Recycling fake people into zombie hordes for your amusement…
My family had a sordid history involving recycling. Dad’s garage was legendary as a depot of useful things. He had no idea what to use most of those things for, though. Mom suggested a bon fire to roast a steer or perhaps to light the building on fire as a training exercise for local firemen.
This tendency towards hording, I mean recycling, was passed on in DNA. My brother built a shed, tall enough to house a giraffe, as vertical storage in his small yard. My youngest sister horded beads and trinkets like a squirrel socking nuts away for an apocalyptic winter. As a seamstress, my other sister had enough bolts of fabric to clothe everyone in Pittsburgh. Me? I rescued things from becoming landfill and eventually pawned the stuff off on someone else.
We lived in a wasteful society. A job in retail made me more aware of this fact. When our store replaced old mannequins with a shinier version, the old fake people were destined for the dumpster.
With permission, a co-worker rescued a few of the mannequins and turned her yard into a horror movie scene for Halloween. Her dogs would bark at the zombie mannequins, do their business, and run like hell to the safety of the house. During the month of October, she literally scared the crap out of her pets.
Our store had a small village of new mannequins still in boxes. Because stores must like to waste money on mannequins, this batch of unused fake people were also destined for the dumpster.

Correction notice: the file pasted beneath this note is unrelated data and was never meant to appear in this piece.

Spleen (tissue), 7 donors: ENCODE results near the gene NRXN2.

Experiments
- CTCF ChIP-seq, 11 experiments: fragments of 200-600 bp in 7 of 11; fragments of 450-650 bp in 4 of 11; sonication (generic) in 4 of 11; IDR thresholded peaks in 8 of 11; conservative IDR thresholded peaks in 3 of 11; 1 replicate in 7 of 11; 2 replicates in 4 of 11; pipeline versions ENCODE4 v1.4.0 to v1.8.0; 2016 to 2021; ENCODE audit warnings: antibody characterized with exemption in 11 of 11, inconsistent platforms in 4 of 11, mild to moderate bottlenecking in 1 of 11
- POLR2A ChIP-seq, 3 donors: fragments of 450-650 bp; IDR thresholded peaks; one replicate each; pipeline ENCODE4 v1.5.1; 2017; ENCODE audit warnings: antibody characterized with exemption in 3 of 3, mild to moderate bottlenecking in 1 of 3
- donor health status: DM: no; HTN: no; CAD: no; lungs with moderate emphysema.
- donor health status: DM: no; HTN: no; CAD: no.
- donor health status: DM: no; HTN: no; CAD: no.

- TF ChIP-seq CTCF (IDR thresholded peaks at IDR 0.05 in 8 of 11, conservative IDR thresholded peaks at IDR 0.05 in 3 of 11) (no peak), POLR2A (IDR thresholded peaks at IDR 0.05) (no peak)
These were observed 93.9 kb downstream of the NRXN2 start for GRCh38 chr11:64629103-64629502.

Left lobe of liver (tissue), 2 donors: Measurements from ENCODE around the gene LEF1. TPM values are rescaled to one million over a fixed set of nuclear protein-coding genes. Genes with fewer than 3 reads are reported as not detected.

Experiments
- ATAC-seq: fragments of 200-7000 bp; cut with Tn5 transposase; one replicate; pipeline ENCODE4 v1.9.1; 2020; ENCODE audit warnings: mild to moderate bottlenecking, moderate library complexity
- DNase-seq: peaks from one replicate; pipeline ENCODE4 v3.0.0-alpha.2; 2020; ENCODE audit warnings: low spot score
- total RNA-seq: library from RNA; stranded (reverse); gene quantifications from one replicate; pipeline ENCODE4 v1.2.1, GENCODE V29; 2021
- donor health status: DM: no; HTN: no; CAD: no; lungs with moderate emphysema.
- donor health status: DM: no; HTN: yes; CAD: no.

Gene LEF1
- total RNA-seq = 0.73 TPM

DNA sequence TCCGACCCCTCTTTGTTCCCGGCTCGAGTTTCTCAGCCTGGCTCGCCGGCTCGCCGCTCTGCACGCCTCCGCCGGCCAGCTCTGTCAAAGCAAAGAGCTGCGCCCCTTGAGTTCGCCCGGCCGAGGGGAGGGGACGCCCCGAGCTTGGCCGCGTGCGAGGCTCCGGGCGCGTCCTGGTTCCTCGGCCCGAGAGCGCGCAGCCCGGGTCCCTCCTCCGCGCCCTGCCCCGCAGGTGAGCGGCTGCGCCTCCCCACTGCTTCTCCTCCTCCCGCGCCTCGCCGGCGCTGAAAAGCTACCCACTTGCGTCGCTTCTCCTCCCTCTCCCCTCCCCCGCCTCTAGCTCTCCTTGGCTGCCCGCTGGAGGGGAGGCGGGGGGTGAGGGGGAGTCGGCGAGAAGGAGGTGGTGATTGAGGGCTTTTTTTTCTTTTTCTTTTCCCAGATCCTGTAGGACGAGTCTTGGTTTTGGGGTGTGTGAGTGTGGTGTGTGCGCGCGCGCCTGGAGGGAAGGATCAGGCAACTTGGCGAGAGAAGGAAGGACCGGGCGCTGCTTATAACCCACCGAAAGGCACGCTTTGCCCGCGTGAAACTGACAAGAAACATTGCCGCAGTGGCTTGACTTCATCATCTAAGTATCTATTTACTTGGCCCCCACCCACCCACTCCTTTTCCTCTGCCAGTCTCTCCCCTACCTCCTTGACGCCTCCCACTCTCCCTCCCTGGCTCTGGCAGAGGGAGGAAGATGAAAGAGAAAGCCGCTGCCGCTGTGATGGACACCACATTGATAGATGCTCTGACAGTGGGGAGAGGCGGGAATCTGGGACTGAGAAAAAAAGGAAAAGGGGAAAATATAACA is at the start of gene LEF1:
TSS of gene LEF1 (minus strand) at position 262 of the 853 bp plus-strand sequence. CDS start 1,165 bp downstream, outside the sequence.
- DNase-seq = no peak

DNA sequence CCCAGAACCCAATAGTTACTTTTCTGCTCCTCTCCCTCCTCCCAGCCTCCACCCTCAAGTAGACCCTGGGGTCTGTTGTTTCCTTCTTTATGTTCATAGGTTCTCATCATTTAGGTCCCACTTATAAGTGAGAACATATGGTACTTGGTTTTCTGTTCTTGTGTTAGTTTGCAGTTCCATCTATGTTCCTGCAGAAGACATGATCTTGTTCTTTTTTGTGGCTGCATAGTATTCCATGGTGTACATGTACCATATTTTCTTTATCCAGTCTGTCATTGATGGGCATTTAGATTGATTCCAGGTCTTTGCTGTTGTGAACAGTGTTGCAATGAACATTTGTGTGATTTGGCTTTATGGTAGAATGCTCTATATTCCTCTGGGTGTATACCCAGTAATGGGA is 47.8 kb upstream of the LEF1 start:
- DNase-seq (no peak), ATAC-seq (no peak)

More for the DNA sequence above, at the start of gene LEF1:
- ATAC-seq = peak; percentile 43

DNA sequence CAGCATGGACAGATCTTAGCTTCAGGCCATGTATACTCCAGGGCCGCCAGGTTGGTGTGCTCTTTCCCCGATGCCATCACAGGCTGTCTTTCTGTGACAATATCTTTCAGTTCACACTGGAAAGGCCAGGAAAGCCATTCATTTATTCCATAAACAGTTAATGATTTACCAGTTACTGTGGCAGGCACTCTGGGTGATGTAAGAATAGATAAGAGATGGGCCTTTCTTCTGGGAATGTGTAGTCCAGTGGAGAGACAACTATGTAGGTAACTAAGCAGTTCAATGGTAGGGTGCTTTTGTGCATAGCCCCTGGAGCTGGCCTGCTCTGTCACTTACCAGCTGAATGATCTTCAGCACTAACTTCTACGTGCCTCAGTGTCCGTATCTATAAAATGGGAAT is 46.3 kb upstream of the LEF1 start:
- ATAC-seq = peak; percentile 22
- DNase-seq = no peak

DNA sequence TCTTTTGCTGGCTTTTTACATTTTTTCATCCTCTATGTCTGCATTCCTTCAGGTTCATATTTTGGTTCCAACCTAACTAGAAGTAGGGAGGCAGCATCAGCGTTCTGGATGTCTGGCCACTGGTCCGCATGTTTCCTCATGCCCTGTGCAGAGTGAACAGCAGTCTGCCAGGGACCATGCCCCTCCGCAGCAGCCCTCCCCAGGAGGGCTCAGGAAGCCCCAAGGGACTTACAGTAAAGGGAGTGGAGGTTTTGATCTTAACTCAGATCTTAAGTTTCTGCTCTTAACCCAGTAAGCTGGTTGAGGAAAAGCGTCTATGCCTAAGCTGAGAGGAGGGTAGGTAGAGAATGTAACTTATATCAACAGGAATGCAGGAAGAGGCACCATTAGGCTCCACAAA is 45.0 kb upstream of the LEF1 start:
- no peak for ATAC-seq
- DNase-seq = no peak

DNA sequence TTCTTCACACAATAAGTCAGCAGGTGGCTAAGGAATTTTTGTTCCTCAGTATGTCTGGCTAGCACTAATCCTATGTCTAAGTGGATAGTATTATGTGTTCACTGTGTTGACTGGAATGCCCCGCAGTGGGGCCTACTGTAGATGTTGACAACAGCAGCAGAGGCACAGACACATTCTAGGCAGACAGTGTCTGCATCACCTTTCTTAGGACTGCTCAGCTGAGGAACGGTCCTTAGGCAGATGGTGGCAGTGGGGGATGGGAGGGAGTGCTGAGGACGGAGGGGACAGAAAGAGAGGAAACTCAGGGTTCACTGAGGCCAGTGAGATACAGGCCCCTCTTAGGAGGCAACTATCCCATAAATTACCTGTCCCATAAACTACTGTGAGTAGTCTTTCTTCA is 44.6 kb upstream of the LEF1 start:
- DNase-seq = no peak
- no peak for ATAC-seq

My co-worker, already housing a village of the damned outside of Halloween, couldn’t take them all. Wanting to spare the landfill of yet another batch of imitation people, I thought my seamstress sister might be able to use a few mannequins for sewing projects. The arms were magnetic and easily removed for dressing.
So instead of a decent raise, I received a bonus in the form of plastic people. I’d recycle the mannequins by giving them a home with my sister. She agreed that jabbing a mannequin instead of a live person like a voodoo doll when adjusting the fit of an outfit would be better for business.
Two boxes fit in my trunk. The rest of the mannequins were unboxed and put in the back seat. A torso, booty forward, rode shotgun. This endowed mannequin was used to display plus sized bras and panties (the reason she faced backwards). I had no idea what my sister was going to use this model for since she didn’t craft intimates, but it was free and going to the dump.
My sister lived out of town. I was to deliver the mannequins over the weekend. In the meantime, my car was home to what looked like really white naked people. This wouldn’t have been bad except for the predicted snow storm. To get to my sister’s, I had to travel south, not sunshine south, but south as in pole along a snowy stretch of tundra. I put a shovel in the backseat, in case I got stuck in a snow drift, because the trunk was full of boxed people.
At first glance, I looked like a mass murderer on my way to bury really white naked people one of which was beheaded, lacked arms and legs, and was belted in the front seat. Since it was Sunday, I first stopped at church figuring it wouldn’t hurt to pray before setting out on a winter journey. No, it never occurred to me to cover the mass of fake humanity with a blanket. Though I did have one of those just in case I became snowbound with shiny, fake people who could offer no assistance except if someone mistook the scene before them and summoned a swat team.
The snow storm never materialized. The highway filled with regular traffic. A zombie horde on our front lawn would’ve drawn less attention, but I made it to my sister’s without incident.
I looked like a lunatic with a carload of naked mannequins. Please, don’t buy more mannequins than you need.
Published in Funny Times-October 2017